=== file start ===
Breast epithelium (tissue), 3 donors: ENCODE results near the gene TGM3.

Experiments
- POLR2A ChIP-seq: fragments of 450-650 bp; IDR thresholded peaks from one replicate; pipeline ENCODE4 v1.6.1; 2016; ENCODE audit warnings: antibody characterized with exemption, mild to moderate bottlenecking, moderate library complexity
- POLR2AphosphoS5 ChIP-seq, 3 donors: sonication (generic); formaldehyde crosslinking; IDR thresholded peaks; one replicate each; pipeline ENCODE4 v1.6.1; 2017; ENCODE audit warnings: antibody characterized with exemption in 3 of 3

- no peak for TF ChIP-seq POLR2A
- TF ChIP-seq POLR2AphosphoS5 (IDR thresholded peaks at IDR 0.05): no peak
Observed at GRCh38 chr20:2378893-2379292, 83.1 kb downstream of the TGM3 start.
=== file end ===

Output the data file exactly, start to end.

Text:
Breast epithelium (tissue), 3 donors: ENCODE results near the gene TGM3.

Experiments
- POLR2A ChIP-seq: fragments of 450-650 bp; IDR thresholded peaks from one replicate; pipeline ENCODE4 v1.6.1; 2016; ENCODE audit warnings: antibody characterized with exemption, mild to moderate bottlenecking, moderate library complexity
- POLR2AphosphoS5 ChIP-seq, 3 donors: sonication (generic); formaldehyde crosslinking; IDR thresholded peaks; one replicate each; pipeline ENCODE4 v1.6.1; 2017; ENCODE audit warnings: antibody characterized with exemption in 3 of 3

- no peak for TF ChIP-seq POLR2A
- TF ChIP-seq POLR2AphosphoS5 (IDR thresholded peaks at IDR 0.05): no peak
Observed at GRCh38 chr20:2378893-2379292, 83.1 kb downstream of the TGM3 start.